Harry Reid calls on James Comey to investigate "explosive" information about Donald Trump's ties to Russia

The Senate minority leader goes on the offensive against Donald Trump

By Matthew Rozsa

Staff Writer

Published October 31, 2016 6:40PM (EDT)


If Senate Minority Leader Harry Reid is right, FBI Director James Comey is covering up downright treasonous activity from Donald Trump's campaign so that the Republican can win.

In a public letter written to Comey on Sunday, Reid wrote that "in my communications with you and other top officials in the national security community, it has become clear that you possess explosive information about the close ties and coordination between Donald Trump, his top advisors and the Russian government – a foreign interest openly hostile to the United States, which Trump praises at every opportunity. The public has a right to know this information."

Donald Trump's cozy relationship with Russian President Vladimir Putin has long been a controversial issue for his campaign. Not only has Trump showered Putin with praise and accepted the dictator's own compliments, but his former campaign manager Paul Manafort resigned when it came out that he had lobbied on behalf of Putin's government.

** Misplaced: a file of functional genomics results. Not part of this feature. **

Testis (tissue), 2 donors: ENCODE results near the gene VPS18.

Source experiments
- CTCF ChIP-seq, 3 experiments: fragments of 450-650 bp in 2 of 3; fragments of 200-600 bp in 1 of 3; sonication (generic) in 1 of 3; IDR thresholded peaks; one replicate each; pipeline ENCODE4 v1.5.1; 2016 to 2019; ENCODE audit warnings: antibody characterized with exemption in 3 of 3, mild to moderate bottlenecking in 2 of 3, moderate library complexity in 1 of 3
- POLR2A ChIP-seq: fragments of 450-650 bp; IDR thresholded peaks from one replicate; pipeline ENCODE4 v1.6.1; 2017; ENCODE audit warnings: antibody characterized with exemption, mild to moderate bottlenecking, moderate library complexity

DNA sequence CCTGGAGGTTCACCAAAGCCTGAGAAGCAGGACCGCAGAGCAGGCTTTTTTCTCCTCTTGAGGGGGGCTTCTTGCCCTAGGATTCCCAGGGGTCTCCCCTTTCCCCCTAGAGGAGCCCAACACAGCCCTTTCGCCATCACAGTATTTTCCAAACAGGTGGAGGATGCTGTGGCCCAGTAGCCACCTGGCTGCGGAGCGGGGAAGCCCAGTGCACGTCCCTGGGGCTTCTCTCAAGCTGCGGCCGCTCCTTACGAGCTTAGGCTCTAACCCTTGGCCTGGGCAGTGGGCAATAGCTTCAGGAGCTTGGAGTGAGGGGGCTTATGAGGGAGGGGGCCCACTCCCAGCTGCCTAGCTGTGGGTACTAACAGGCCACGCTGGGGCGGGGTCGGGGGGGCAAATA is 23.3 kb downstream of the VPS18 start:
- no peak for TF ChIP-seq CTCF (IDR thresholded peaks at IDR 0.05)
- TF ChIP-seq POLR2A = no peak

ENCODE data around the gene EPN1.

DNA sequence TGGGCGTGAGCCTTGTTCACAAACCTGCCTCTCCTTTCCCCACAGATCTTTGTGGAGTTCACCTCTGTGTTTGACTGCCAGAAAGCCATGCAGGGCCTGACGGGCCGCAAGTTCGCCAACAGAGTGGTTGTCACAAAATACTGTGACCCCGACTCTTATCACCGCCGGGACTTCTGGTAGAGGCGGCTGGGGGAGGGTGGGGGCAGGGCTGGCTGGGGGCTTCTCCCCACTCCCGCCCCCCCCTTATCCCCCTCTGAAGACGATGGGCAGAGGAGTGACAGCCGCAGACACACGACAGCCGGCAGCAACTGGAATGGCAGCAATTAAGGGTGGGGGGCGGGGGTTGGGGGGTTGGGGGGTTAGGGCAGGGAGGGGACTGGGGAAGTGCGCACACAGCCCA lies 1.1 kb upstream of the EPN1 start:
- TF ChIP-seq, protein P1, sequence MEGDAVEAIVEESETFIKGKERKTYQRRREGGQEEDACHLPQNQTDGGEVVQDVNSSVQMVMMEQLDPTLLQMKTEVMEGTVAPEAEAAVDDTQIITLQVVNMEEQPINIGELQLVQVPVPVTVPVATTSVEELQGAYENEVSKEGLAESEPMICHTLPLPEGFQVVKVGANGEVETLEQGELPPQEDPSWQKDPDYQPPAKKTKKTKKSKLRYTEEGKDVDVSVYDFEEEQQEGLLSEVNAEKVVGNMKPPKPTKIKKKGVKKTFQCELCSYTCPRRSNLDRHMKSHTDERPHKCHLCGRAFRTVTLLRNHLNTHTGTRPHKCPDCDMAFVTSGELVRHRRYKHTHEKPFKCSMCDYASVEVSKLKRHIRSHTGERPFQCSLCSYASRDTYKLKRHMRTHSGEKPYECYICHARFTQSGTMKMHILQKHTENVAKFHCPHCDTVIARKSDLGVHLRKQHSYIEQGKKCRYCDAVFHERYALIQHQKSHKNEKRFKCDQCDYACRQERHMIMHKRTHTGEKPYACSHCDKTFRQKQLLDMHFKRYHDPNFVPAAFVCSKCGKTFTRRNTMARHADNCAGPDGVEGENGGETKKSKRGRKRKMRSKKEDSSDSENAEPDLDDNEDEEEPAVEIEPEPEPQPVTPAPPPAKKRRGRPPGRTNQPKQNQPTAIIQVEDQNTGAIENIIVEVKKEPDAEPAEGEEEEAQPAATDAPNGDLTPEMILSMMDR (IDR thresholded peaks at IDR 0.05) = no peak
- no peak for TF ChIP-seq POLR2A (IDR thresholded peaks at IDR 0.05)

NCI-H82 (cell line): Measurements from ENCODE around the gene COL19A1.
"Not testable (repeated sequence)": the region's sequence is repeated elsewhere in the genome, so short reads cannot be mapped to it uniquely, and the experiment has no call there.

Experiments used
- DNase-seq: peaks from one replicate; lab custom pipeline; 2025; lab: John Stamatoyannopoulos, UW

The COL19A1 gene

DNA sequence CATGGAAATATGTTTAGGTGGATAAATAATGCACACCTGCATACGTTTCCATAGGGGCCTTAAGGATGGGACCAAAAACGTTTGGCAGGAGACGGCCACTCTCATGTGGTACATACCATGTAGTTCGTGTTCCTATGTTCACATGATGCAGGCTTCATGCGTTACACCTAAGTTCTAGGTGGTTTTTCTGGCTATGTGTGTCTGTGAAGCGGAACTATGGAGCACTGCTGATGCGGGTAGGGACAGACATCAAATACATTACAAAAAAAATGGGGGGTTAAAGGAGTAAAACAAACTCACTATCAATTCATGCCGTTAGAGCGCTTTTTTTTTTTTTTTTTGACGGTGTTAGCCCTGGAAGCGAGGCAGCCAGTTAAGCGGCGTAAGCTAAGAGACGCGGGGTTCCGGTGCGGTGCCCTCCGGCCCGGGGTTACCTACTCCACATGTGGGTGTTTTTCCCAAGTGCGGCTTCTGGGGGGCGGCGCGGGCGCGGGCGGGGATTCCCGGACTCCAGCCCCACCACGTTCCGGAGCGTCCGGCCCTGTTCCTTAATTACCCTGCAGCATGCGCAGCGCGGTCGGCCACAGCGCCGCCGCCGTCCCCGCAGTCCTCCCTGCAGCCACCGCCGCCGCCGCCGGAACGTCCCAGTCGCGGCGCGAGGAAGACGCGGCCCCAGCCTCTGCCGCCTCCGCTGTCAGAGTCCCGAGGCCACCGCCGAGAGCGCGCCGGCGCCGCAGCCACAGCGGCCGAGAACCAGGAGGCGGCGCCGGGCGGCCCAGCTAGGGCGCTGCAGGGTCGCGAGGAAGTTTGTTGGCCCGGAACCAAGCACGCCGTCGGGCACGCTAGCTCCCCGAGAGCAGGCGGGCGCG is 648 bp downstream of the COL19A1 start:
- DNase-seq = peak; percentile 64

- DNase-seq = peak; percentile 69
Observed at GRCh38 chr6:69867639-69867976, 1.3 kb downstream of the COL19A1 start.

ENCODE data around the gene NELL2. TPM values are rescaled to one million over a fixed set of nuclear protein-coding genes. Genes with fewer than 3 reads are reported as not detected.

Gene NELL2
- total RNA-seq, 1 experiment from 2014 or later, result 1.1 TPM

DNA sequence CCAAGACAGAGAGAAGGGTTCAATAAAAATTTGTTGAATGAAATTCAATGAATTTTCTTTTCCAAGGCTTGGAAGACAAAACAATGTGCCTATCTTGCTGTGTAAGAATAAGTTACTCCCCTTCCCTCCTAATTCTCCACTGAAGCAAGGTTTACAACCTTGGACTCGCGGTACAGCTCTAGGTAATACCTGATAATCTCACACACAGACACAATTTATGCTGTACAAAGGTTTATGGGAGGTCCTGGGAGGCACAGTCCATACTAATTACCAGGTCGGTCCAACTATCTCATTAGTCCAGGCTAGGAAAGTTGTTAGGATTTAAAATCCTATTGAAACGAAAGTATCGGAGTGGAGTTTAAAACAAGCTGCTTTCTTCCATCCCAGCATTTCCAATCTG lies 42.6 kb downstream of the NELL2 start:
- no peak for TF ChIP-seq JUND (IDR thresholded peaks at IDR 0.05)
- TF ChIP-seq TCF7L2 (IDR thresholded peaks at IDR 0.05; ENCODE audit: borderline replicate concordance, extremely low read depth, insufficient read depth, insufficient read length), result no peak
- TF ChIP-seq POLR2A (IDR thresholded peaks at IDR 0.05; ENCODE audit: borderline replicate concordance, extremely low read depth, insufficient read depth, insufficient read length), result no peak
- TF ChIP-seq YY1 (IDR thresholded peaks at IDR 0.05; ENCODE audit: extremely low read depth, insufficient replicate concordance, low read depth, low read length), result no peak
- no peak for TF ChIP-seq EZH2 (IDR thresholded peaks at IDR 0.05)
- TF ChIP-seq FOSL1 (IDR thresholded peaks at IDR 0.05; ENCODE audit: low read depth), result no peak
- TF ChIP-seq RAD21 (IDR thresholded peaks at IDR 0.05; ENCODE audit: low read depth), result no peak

There has never been evidence of direct collusion between the Putin regime and the Trump campaign.

Because Reid hasn't provided proof that Comey is concealing nefarious Trump misdeeds, his letter has been harshly criticized. Aaron Blake of The Washington Post compared it to an incident during the 2012 presidential election when Reid claimed that the Republican nominee, Mitt Romney, hadn't paid any taxes in ten years (which turned out to be wrong).

"As with the Romney allegation, Reid's suggestion that Comey himself has told him about this alleged coordination between the Russian government in the Trump campaign is now sitting there for Comey to either respond to or not," Blake pointed out. "He's daring Comey to disclose something, and if Comey doesn't (in keeping with protocol), Reid can argue that speaks for itself and there's a double standard."

While there isn't any reason to believe that Reid's specific allegations are true — and it bears repeating that, although we know for a fact that Trump sympathizes with Putin, that in itself does not prove direct collusion — he certainly isn't wrong in observing that Comey's decision to announce the FBI's investigation less than a fortnight before the presidential election smacks of partisan favoritism. That said, if Reid is embellishing or lying about what Comey knows of a Trump-Putin connection, we must also remember that two wrongs don't make a right.

By Matthew Rozsa

Matthew Rozsa is a staff writer at Salon. He received a Master's Degree in History from Rutgers-Newark in 2012 and was awarded a science journalism fellowship from the Metcalf Institute in 2022.

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Donald Trump Elections 2016 Fbi Hillary Clinton James Comey Vladimir Putin